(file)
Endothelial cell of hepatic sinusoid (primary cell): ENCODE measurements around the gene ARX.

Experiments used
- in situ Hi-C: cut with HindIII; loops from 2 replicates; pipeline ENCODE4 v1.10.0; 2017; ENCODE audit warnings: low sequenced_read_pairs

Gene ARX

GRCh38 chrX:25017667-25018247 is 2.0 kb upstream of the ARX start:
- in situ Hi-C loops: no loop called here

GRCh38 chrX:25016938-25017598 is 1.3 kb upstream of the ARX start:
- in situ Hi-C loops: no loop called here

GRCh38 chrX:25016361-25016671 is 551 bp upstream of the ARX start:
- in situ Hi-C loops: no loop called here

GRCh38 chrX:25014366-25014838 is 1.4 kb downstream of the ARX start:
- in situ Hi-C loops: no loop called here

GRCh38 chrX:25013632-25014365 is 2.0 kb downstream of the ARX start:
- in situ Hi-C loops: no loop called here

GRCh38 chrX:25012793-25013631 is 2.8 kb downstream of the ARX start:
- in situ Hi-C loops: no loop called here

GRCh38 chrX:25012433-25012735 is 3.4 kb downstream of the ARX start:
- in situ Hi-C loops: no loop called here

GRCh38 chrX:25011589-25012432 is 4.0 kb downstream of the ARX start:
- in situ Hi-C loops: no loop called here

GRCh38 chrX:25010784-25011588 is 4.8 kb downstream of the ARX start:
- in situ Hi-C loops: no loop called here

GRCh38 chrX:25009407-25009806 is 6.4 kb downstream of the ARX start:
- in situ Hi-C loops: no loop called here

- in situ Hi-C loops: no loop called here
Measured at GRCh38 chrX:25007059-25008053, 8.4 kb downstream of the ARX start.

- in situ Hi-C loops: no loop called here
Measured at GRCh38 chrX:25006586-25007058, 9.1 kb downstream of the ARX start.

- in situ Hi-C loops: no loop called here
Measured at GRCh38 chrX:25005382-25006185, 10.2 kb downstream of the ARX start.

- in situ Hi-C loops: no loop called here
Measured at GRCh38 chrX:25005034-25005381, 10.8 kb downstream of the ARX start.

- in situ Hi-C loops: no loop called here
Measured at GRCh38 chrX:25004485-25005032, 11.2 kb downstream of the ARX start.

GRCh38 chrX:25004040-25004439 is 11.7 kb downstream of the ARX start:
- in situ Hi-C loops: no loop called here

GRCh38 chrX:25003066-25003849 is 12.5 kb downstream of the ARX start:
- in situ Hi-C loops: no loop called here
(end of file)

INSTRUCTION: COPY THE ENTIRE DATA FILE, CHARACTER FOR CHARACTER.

Endothelial cell of hepatic sinusoid (primary cell): ENCODE measurements around the gene ARX.

Experiments used
- in situ Hi-C: cut with HindIII; loops from 2 replicates; pipeline ENCODE4 v1.10.0; 2017; ENCODE audit warnings: low sequenced_read_pairs

Gene ARX

GRCh38 chrX:25017667-25018247 is 2.0 kb upstream of the ARX start:
- in situ Hi-C loops: no loop called here

GRCh38 chrX:25016938-25017598 is 1.3 kb upstream of the ARX start:
- in situ Hi-C loops: no loop called here

GRCh38 chrX:25016361-25016671 is 551 bp upstream of the ARX start:
- in situ Hi-C loops: no loop called here

GRCh38 chrX:25014366-25014838 is 1.4 kb downstream of the ARX start:
- in situ Hi-C loops: no loop called here

GRCh38 chrX:25013632-25014365 is 2.0 kb downstream of the ARX start:
- in situ Hi-C loops: no loop called here

GRCh38 chrX:25012793-25013631 is 2.8 kb downstream of the ARX start:
- in situ Hi-C loops: no loop called here

GRCh38 chrX:25012433-25012735 is 3.4 kb downstream of the ARX start:
- in situ Hi-C loops: no loop called here

GRCh38 chrX:25011589-25012432 is 4.0 kb downstream of the ARX start:
- in situ Hi-C loops: no loop called here

GRCh38 chrX:25010784-25011588 is 4.8 kb downstream of the ARX start:
- in situ Hi-C loops: no loop called here

GRCh38 chrX:25009407-25009806 is 6.4 kb downstream of the ARX start:
- in situ Hi-C loops: no loop called here

- in situ Hi-C loops: no loop called here
Measured at GRCh38 chrX:25007059-25008053, 8.4 kb downstream of the ARX start.

- in situ Hi-C loops: no loop called here
Measured at GRCh38 chrX:25006586-25007058, 9.1 kb downstream of the ARX start.

- in situ Hi-C loops: no loop called here
Measured at GRCh38 chrX:25005382-25006185, 10.2 kb downstream of the ARX start.

- in situ Hi-C loops: no loop called here
Measured at GRCh38 chrX:25005034-25005381, 10.8 kb downstream of the ARX start.

- in situ Hi-C loops: no loop called here
Measured at GRCh38 chrX:25004485-25005032, 11.2 kb downstream of the ARX start.

GRCh38 chrX:25004040-25004439 is 11.7 kb downstream of the ARX start:
- in situ Hi-C loops: no loop called here

GRCh38 chrX:25003066-25003849 is 12.5 kb downstream of the ARX start:
- in situ Hi-C loops: no loop called here